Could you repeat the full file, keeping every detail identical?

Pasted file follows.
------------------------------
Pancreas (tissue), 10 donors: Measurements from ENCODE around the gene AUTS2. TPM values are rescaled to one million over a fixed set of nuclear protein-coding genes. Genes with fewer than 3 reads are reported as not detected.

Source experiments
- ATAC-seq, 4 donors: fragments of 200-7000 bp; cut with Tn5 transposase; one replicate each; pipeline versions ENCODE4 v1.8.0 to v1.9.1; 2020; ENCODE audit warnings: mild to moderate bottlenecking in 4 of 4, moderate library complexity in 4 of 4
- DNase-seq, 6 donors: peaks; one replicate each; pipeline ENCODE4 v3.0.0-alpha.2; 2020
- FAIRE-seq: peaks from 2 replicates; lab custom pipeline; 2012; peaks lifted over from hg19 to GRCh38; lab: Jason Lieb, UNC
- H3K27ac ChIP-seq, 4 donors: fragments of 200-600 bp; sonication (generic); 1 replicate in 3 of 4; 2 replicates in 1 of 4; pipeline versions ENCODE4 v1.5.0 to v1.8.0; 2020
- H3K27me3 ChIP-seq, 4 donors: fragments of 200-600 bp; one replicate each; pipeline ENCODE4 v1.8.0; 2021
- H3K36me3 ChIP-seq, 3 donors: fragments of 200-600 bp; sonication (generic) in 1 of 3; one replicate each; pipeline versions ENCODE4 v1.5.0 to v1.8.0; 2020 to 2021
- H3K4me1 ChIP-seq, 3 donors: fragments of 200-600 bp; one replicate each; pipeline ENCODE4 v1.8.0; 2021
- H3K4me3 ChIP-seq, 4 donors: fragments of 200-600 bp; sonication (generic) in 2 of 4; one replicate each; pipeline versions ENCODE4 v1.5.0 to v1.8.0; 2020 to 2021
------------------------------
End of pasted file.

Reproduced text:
Pancreas (tissue), 10 donors: Measurements from ENCODE around the gene AUTS2. TPM values are rescaled to one million over a fixed set of nuclear protein-coding genes. Genes with fewer than 3 reads are reported as not detected.

Source experiments
- ATAC-seq, 4 donors: fragments of 200-7000 bp; cut with Tn5 transposase; one replicate each; pipeline versions ENCODE4 v1.8.0 to v1.9.1; 2020; ENCODE audit warnings: mild to moderate bottlenecking in 4 of 4, moderate library complexity in 4 of 4
- DNase-seq, 6 donors: peaks; one replicate each; pipeline ENCODE4 v3.0.0-alpha.2; 2020
- FAIRE-seq: peaks from 2 replicates; lab custom pipeline; 2012; peaks lifted over from hg19 to GRCh38; lab: Jason Lieb, UNC
- H3K27ac ChIP-seq, 4 donors: fragments of 200-600 bp; sonication (generic); 1 replicate in 3 of 4; 2 replicates in 1 of 4; pipeline versions ENCODE4 v1.5.0 to v1.8.0; 2020
- H3K27me3 ChIP-seq, 4 donors: fragments of 200-600 bp; one replicate each; pipeline ENCODE4 v1.8.0; 2021
- H3K36me3 ChIP-seq, 3 donors: fragments of 200-600 bp; sonication (generic) in 1 of 3; one replicate each; pipeline versions ENCODE4 v1.5.0 to v1.8.0; 2020 to 2021
- H3K4me1 ChIP-seq, 3 donors: fragments of 200-600 bp; one replicate each; pipeline ENCODE4 v1.8.0; 2021
- H3K4me3 ChIP-seq, 4 donors: fragments of 200-600 bp; sonication (generic) in 2 of 4; one replicate each; pipeline versions ENCODE4 v1.5.0 to v1.8.0; 2020 to 2021